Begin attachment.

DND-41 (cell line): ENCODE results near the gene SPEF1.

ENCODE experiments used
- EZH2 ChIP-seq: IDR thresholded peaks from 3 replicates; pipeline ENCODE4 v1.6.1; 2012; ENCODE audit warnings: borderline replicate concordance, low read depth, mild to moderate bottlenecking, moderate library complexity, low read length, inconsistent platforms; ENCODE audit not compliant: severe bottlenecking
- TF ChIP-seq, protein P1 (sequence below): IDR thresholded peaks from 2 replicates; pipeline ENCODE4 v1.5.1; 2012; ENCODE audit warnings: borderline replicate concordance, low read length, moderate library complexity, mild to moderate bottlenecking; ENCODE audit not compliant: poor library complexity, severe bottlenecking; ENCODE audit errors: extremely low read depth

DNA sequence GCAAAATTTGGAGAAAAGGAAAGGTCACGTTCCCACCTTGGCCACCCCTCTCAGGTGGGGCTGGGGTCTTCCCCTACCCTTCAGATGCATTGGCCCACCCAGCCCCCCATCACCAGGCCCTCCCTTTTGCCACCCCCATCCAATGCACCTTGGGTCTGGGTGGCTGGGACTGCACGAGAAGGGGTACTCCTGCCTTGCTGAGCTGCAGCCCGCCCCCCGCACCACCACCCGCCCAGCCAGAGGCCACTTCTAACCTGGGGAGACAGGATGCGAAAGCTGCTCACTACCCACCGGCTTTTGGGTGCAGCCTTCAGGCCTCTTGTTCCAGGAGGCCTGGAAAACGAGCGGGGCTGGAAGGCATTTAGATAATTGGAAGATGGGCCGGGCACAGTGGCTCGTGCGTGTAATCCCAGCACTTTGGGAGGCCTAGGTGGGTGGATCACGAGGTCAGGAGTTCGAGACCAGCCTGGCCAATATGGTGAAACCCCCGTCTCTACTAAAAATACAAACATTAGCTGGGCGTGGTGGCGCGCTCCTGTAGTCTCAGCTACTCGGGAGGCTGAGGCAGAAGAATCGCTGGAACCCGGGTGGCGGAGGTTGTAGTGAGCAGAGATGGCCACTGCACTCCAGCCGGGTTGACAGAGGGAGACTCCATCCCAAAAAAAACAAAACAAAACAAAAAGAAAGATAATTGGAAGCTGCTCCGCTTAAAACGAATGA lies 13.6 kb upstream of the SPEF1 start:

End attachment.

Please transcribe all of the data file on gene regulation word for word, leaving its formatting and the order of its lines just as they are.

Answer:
DND-41 (cell line): ENCODE results near the gene SPEF1.

ENCODE experiments used
- EZH2 ChIP-seq: IDR thresholded peaks from 3 replicates; pipeline ENCODE4 v1.6.1; 2012; ENCODE audit warnings: borderline replicate concordance, low read depth, mild to moderate bottlenecking, moderate library complexity, low read length, inconsistent platforms; ENCODE audit not compliant: severe bottlenecking
- TF ChIP-seq, protein P1 (sequence below): IDR thresholded peaks from 2 replicates; pipeline ENCODE4 v1.5.1; 2012; ENCODE audit warnings: borderline replicate concordance, low read length, moderate library complexity, mild to moderate bottlenecking; ENCODE audit not compliant: poor library complexity, severe bottlenecking; ENCODE audit errors: extremely low read depth

DNA sequence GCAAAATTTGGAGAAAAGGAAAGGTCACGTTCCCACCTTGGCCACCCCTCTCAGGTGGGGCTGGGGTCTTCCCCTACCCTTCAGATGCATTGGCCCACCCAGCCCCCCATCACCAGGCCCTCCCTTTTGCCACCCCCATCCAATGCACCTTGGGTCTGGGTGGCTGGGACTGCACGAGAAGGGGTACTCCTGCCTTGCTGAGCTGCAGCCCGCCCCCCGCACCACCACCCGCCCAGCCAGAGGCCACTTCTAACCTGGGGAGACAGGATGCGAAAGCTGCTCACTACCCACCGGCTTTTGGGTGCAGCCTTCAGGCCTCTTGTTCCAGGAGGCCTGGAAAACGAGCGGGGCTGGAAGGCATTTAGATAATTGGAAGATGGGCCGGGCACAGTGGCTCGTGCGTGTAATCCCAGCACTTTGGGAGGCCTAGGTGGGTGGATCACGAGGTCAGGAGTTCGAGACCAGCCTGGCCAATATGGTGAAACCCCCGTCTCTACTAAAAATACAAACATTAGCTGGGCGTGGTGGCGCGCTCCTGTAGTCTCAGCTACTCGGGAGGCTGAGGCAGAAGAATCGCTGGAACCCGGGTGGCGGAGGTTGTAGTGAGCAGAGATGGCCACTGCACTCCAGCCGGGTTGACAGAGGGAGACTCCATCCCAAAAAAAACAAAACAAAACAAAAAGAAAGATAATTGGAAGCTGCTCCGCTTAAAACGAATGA lies 13.6 kb upstream of the SPEF1 start: